NilsboProject reference: 299648
Funded under :
Investigating the role of adult neurogenesis in spatial memory through optogenetic monitoring of neural activity
Total cost:EUR 217 396,8
EU contribution:EUR 217 396,8
Topic(s):FP7-PEOPLE-2011-IEF - Marie-Curie Action: "Intra-European fellowships for career development"
Call for proposal:FP7-PEOPLE-2011-IEFSee other projects for this call
Funding scheme:MC-IEF - Intra-European Fellowships (IEF)
The idea that neurogenesis in the mammalian brain only takes place during development has been abandoned. One of the two regions where neurogenesis takes place in the adult mammalian brain is the sub-granular zone in the dentate gyrus. Although accumulating evidence suggests that newborn neurons in the adult dentate gyrus have a role in learning and memory, current methods using ablation and IEG mapping techniques have not been able to reveal what stimuli new neurons are activated by or what kind of information new neurons’s spiking activity encodes during behaviour, because of controversial results in ablation studies and poor temporal resolution of IEG mapping. In this project, we aim to develop a novel technical approach overcoming this limitation and to determine dynamic neuronal activity of new neurons at temporal resolution of single spikes. We combine multiple single-unit in vivo recording with optogenetics to identify and subsequently measure the activity of adult newborn neurons in the dentate gyrus during behaviour. The Channelrhodopsin gene encoding a light-sensitive cation channel will be delivered into newborn neurons using viral vectors. In this way, we are able to tag the newborn neurons so that they respond to light stimulation by generating action potentials. Light-induced action potentials will be used to identify activity of targeted neurons in behaving animals. Using this method we will be the first to record the natural activity of newborn neurons in the hippocampus. Based on the previous findings suggesting the involvement of new neurons in spatial memory formation, we hypothesize that new neurons are involved in spatial information processing by exhibiting place-cell activity, which fires action potentials corresponding to specific animal’s locations. In order to test this hypothesis, we will examine activity of newborn neurons during spatial exploration. This way we can directly test their hypothesized involvement in learning and memory.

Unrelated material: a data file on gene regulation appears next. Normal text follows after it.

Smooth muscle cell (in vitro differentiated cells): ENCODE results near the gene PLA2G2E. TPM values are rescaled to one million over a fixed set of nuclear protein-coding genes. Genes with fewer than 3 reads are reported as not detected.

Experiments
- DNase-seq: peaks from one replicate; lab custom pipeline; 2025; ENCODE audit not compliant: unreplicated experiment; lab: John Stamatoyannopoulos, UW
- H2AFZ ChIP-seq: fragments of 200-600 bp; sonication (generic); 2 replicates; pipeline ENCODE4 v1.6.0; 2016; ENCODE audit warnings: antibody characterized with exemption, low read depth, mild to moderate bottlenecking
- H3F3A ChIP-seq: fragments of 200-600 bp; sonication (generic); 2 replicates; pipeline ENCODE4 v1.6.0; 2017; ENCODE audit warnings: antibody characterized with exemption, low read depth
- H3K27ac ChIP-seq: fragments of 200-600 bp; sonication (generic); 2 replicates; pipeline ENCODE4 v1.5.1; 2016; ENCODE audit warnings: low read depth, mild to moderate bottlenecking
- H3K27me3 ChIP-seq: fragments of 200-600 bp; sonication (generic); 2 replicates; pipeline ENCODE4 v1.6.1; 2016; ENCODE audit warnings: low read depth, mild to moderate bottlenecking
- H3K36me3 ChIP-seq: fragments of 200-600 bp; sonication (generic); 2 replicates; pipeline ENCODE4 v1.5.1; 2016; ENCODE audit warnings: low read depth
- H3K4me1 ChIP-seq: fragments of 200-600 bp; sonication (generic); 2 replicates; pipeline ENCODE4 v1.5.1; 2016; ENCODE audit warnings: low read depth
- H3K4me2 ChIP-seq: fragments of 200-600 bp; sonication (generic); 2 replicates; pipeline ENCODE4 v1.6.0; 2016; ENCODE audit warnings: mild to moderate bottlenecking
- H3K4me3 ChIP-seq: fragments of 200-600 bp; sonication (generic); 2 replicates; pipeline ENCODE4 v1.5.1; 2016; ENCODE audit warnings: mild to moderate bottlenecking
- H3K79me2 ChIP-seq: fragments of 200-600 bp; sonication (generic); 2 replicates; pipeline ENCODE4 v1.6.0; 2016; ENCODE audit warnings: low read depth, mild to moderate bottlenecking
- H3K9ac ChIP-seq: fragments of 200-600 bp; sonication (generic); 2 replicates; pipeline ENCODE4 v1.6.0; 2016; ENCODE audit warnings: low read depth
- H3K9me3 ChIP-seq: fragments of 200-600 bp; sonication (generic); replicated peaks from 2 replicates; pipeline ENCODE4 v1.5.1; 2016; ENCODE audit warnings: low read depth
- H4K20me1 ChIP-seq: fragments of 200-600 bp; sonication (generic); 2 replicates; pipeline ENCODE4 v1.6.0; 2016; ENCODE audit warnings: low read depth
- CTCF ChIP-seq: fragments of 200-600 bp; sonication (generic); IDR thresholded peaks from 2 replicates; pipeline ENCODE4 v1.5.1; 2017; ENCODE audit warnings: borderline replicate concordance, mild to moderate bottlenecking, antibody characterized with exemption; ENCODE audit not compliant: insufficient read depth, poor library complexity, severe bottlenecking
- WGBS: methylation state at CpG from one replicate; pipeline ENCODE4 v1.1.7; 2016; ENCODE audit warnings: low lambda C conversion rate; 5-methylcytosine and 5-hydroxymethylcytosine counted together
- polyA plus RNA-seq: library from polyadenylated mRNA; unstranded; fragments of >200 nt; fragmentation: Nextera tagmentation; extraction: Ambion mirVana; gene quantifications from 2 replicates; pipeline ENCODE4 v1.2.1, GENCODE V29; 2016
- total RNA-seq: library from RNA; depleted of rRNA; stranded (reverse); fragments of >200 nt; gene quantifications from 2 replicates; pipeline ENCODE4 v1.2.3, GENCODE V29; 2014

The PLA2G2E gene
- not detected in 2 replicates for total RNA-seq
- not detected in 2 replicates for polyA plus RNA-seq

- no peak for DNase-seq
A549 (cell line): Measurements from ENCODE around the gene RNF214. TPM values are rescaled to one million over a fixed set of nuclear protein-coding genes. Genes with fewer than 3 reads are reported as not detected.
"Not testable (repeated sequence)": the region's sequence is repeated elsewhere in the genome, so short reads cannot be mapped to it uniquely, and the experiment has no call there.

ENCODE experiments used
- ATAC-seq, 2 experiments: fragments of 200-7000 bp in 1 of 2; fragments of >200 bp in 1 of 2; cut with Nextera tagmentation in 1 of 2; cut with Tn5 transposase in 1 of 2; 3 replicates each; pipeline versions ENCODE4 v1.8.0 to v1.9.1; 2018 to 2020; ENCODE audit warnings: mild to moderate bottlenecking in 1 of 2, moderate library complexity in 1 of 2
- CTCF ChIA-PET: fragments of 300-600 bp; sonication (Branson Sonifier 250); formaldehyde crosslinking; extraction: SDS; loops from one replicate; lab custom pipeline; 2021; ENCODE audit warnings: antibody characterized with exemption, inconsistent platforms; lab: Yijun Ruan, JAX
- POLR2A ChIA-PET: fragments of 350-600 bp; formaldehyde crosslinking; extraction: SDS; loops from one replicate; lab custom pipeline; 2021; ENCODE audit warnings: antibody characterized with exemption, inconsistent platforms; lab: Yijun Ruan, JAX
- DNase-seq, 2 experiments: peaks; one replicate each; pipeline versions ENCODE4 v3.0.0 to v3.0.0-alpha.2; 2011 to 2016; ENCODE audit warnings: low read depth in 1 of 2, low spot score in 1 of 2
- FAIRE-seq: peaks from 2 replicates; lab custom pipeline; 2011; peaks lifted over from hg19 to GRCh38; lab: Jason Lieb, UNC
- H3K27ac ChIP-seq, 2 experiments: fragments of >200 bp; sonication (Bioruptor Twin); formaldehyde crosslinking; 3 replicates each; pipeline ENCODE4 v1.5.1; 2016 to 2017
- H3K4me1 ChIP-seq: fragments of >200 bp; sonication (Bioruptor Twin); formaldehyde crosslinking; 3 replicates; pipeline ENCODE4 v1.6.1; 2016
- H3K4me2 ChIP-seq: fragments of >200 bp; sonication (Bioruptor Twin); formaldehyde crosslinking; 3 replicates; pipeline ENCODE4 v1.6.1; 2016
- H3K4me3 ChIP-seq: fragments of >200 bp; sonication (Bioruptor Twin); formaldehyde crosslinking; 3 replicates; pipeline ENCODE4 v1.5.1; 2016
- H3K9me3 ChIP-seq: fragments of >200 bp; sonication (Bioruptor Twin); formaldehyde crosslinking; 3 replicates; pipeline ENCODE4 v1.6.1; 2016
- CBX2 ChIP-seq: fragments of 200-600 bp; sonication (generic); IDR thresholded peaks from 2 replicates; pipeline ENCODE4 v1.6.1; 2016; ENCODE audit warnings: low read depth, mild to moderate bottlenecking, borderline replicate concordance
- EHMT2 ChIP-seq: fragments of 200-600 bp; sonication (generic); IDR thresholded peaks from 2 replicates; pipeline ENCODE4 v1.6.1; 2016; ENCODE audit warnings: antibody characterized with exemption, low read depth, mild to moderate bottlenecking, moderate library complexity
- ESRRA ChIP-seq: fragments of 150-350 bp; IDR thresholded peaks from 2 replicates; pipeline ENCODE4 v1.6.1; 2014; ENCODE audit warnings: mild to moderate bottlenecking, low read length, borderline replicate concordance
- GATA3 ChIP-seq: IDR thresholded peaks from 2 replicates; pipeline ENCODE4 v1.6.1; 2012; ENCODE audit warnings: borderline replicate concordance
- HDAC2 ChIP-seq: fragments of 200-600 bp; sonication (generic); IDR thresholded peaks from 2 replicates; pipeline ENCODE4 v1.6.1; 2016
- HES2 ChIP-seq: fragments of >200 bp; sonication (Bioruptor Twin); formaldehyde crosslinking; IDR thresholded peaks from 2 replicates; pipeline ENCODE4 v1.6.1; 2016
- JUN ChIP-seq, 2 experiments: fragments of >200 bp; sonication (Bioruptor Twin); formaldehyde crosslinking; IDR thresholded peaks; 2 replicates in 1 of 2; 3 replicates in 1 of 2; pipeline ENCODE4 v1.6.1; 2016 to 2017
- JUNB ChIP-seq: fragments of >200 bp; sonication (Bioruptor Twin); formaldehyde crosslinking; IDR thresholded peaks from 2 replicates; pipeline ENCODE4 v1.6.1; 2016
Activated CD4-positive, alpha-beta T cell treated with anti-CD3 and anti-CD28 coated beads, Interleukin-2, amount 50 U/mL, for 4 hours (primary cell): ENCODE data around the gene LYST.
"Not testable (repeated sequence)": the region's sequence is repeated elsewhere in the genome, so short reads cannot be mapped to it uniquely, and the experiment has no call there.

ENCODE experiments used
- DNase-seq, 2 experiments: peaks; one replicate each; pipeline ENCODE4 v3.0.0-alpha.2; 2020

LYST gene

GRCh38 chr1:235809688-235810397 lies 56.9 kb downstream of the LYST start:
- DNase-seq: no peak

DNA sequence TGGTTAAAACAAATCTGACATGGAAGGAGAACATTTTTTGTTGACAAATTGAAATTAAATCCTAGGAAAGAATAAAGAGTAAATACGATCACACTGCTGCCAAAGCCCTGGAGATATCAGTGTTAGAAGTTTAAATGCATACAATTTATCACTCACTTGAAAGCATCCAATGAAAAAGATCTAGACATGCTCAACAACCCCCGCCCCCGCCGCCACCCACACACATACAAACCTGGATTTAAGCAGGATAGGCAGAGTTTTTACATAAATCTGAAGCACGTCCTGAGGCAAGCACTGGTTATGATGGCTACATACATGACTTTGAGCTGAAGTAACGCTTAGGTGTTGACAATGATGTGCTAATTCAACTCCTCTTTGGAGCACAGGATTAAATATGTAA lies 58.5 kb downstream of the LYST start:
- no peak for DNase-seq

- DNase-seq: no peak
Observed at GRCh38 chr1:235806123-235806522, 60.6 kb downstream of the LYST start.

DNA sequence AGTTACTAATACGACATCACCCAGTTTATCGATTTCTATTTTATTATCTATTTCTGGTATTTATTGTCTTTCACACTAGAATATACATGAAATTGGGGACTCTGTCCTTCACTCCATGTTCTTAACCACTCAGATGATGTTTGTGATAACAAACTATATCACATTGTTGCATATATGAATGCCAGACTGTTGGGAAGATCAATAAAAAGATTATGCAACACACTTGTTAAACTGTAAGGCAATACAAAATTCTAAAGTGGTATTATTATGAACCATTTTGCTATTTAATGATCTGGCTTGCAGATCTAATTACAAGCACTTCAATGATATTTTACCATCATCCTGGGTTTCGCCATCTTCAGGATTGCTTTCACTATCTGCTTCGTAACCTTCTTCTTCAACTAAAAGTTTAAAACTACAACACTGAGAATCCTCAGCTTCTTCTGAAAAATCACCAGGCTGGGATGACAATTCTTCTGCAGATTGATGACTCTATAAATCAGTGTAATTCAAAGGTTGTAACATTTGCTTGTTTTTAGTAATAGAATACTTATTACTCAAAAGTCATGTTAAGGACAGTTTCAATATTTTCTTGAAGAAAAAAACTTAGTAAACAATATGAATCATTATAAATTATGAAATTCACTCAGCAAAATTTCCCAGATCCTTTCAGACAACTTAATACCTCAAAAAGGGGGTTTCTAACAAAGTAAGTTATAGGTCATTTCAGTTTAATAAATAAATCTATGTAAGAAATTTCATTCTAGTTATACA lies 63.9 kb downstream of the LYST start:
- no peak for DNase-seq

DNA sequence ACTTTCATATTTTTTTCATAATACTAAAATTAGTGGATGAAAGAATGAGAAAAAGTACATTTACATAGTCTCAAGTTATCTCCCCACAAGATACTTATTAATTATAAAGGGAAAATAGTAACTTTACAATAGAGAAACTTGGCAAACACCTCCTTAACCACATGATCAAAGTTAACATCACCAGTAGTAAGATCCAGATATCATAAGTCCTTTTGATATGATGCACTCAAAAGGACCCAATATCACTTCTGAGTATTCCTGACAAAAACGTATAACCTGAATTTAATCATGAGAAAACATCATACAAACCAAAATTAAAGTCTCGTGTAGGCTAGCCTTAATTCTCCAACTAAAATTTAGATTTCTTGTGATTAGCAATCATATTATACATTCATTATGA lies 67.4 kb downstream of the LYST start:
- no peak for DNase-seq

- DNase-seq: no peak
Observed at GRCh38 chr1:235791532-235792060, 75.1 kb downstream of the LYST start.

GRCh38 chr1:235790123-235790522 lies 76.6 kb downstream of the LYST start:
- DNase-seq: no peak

EU contribution: EUR 217 396,8
Tel.: +47 73598936